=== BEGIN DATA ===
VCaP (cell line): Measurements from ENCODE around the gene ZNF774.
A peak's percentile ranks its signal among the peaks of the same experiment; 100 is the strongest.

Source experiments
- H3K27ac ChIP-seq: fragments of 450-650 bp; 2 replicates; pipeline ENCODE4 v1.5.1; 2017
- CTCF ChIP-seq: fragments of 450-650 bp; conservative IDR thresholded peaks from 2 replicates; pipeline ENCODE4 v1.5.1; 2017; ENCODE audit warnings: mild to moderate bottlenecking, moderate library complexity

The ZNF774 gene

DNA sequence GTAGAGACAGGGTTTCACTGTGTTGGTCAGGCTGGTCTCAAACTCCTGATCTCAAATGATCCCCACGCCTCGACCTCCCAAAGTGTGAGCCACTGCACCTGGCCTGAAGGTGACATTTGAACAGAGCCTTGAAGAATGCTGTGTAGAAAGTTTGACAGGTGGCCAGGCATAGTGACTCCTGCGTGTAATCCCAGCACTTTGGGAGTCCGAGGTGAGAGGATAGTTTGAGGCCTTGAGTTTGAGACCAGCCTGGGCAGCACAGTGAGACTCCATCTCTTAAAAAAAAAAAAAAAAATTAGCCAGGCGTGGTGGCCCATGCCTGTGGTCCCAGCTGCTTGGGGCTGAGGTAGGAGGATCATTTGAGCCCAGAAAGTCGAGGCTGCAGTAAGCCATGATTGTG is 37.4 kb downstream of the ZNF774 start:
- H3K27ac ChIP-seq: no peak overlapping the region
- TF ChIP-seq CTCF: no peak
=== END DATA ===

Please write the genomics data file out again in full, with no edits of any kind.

VCaP (cell line): Measurements from ENCODE around the gene ZNF774.
A peak's percentile ranks its signal among the peaks of the same experiment; 100 is the strongest.

Source experiments
- H3K27ac ChIP-seq: fragments of 450-650 bp; 2 replicates; pipeline ENCODE4 v1.5.1; 2017
- CTCF ChIP-seq: fragments of 450-650 bp; conservative IDR thresholded peaks from 2 replicates; pipeline ENCODE4 v1.5.1; 2017; ENCODE audit warnings: mild to moderate bottlenecking, moderate library complexity

The ZNF774 gene

DNA sequence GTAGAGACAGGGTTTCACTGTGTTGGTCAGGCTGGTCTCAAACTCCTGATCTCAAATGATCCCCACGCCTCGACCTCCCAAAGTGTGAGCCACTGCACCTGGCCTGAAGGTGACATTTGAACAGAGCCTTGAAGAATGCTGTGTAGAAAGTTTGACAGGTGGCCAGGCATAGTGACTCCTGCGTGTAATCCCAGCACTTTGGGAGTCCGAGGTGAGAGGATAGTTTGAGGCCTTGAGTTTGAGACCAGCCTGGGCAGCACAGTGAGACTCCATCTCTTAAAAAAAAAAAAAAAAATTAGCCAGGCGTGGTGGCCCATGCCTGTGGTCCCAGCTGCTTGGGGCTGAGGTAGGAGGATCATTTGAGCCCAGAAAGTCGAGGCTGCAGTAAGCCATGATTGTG is 37.4 kb downstream of the ZNF774 start:
- H3K27ac ChIP-seq: no peak overlapping the region
- TF ChIP-seq CTCF: no peak